According to the official government Web site, more than 25 million Brits still have not received a couple of jabs and they’re clearly not “anti-vaxxers” (that’s a fringe group which rejects every vaccination; don’t overuse this label or low-level insults; it is not helping!).

Let’s examine the numbers. It’s presented like this (and reported in the media accordingly):

UK vaccination

Figures like 90% (“88.6%”) are an alluring mirage, but another way to put it is, about 37% of the population did not receive two jabs or only about 63% of the population did. Some who got the first jab will never get a second (I have some friends like that; the first one knocked them out and they’re suffering long-term consequences; I heard the same from other countries that don’t use AstraZeneca’s problematic product).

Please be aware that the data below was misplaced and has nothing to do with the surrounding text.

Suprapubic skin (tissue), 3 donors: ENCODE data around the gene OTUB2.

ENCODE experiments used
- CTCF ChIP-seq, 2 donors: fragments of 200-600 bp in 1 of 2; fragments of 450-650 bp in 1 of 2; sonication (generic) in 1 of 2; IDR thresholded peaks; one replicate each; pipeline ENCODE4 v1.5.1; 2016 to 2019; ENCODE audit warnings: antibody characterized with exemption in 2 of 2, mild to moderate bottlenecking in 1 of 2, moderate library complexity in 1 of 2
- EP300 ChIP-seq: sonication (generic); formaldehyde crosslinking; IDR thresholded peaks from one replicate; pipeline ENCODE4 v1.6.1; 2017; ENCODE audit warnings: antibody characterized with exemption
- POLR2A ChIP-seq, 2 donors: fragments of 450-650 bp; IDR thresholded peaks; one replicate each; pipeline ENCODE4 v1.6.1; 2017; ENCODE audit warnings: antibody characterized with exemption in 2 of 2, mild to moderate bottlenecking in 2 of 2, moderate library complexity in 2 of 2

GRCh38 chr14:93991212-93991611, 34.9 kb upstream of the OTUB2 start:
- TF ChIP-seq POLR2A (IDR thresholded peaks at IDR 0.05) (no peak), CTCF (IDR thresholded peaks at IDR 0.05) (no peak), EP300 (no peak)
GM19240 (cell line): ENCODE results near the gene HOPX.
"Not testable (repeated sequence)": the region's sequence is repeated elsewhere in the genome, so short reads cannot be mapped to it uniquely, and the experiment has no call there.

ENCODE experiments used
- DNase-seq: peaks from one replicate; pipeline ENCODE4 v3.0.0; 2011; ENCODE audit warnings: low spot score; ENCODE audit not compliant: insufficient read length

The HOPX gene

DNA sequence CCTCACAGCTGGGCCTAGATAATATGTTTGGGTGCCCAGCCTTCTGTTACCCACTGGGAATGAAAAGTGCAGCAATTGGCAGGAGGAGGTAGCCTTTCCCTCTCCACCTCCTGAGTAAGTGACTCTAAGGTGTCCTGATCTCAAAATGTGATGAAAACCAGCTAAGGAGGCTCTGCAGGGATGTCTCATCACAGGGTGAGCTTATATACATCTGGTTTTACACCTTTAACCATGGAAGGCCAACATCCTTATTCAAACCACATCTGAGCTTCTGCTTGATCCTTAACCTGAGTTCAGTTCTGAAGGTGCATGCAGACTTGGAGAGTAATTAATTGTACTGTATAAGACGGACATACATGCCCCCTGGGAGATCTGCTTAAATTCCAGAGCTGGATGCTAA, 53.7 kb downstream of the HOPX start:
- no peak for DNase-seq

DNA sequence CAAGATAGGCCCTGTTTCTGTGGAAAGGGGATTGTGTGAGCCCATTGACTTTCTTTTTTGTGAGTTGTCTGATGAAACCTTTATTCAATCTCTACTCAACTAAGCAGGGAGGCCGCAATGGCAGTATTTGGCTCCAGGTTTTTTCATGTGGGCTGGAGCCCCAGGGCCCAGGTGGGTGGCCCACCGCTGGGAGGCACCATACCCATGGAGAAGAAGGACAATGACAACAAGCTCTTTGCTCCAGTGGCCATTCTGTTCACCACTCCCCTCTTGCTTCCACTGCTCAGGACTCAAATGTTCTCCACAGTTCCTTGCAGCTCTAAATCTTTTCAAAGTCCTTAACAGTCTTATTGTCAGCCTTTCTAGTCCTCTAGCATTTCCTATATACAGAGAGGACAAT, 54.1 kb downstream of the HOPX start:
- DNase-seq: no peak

So, where are we today? I’ve attempted to find the source data, analysing the underlying data rather than artistic interpretation of it. This is the latest I was able to find about excess deaths in England.

Excess deaths in England

This suggests that in a one-year period, in England alone, over 100,000 Englishmen/women died of COVID-19 and COVID-19 was mentioned in the death certificates of more than that.

As we noted here just under a month ago, in August 2021 about FIVE TIMES MORE Brits died than the prior August (12-13 months ago). We’ve not improved, have we? Don’t go back to the office if you can get the job done from home. I’ve been saying this for months!

Now that about 200 Brits die each day with COVID-19 during peak times/weekdays when the counting takes place and tallies get updated it seems like we made the right choice. We stay home (indoors) except when we run outside or buy food.